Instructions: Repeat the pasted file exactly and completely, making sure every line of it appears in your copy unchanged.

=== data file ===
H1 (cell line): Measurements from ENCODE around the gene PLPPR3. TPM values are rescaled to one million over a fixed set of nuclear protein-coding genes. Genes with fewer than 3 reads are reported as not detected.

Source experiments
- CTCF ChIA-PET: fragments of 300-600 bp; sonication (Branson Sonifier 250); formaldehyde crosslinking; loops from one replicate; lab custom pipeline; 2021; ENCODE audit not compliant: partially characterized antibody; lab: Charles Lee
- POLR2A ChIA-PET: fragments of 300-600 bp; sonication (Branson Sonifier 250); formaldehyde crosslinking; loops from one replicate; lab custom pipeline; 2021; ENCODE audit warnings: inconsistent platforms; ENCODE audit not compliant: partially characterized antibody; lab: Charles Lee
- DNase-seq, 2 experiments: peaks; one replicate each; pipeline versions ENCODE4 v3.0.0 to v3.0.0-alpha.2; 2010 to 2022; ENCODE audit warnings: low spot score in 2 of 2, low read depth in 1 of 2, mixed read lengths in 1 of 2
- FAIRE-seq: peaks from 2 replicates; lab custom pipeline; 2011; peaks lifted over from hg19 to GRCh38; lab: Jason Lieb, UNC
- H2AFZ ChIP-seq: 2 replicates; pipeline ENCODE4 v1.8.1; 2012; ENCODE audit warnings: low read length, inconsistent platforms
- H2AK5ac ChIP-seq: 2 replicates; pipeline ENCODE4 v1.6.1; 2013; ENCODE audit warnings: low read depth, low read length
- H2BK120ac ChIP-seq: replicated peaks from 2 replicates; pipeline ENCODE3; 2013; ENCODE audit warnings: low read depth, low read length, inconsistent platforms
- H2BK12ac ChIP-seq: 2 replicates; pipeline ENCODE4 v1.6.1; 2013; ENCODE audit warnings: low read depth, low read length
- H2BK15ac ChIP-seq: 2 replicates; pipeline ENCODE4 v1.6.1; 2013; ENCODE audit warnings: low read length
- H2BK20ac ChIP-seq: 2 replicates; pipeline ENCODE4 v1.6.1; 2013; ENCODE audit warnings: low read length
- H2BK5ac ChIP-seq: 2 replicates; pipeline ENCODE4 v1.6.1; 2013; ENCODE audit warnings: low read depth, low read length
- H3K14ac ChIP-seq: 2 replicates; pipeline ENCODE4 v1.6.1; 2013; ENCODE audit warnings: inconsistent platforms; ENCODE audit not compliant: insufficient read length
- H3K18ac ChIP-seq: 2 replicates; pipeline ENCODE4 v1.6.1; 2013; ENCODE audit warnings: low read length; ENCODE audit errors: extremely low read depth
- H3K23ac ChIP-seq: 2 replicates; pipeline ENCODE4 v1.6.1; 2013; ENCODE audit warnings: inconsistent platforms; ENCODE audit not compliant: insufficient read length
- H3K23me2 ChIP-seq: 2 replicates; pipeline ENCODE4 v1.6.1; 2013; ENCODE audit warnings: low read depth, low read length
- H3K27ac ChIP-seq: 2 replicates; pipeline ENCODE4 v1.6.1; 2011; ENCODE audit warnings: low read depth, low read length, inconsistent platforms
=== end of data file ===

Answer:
H1 (cell line): Measurements from ENCODE around the gene PLPPR3. TPM values are rescaled to one million over a fixed set of nuclear protein-coding genes. Genes with fewer than 3 reads are reported as not detected.

Source experiments
- CTCF ChIA-PET: fragments of 300-600 bp; sonication (Branson Sonifier 250); formaldehyde crosslinking; loops from one replicate; lab custom pipeline; 2021; ENCODE audit not compliant: partially characterized antibody; lab: Charles Lee
- POLR2A ChIA-PET: fragments of 300-600 bp; sonication (Branson Sonifier 250); formaldehyde crosslinking; loops from one replicate; lab custom pipeline; 2021; ENCODE audit warnings: inconsistent platforms; ENCODE audit not compliant: partially characterized antibody; lab: Charles Lee
- DNase-seq, 2 experiments: peaks; one replicate each; pipeline versions ENCODE4 v3.0.0 to v3.0.0-alpha.2; 2010 to 2022; ENCODE audit warnings: low spot score in 2 of 2, low read depth in 1 of 2, mixed read lengths in 1 of 2
- FAIRE-seq: peaks from 2 replicates; lab custom pipeline; 2011; peaks lifted over from hg19 to GRCh38; lab: Jason Lieb, UNC
- H2AFZ ChIP-seq: 2 replicates; pipeline ENCODE4 v1.8.1; 2012; ENCODE audit warnings: low read length, inconsistent platforms
- H2AK5ac ChIP-seq: 2 replicates; pipeline ENCODE4 v1.6.1; 2013; ENCODE audit warnings: low read depth, low read length
- H2BK120ac ChIP-seq: replicated peaks from 2 replicates; pipeline ENCODE3; 2013; ENCODE audit warnings: low read depth, low read length, inconsistent platforms
- H2BK12ac ChIP-seq: 2 replicates; pipeline ENCODE4 v1.6.1; 2013; ENCODE audit warnings: low read depth, low read length
- H2BK15ac ChIP-seq: 2 replicates; pipeline ENCODE4 v1.6.1; 2013; ENCODE audit warnings: low read length
- H2BK20ac ChIP-seq: 2 replicates; pipeline ENCODE4 v1.6.1; 2013; ENCODE audit warnings: low read length
- H2BK5ac ChIP-seq: 2 replicates; pipeline ENCODE4 v1.6.1; 2013; ENCODE audit warnings: low read depth, low read length
- H3K14ac ChIP-seq: 2 replicates; pipeline ENCODE4 v1.6.1; 2013; ENCODE audit warnings: inconsistent platforms; ENCODE audit not compliant: insufficient read length
- H3K18ac ChIP-seq: 2 replicates; pipeline ENCODE4 v1.6.1; 2013; ENCODE audit warnings: low read length; ENCODE audit errors: extremely low read depth
- H3K23ac ChIP-seq: 2 replicates; pipeline ENCODE4 v1.6.1; 2013; ENCODE audit warnings: inconsistent platforms; ENCODE audit not compliant: insufficient read length
- H3K23me2 ChIP-seq: 2 replicates; pipeline ENCODE4 v1.6.1; 2013; ENCODE audit warnings: low read depth, low read length
- H3K27ac ChIP-seq: 2 replicates; pipeline ENCODE4 v1.6.1; 2011; ENCODE audit warnings: low read depth, low read length, inconsistent platforms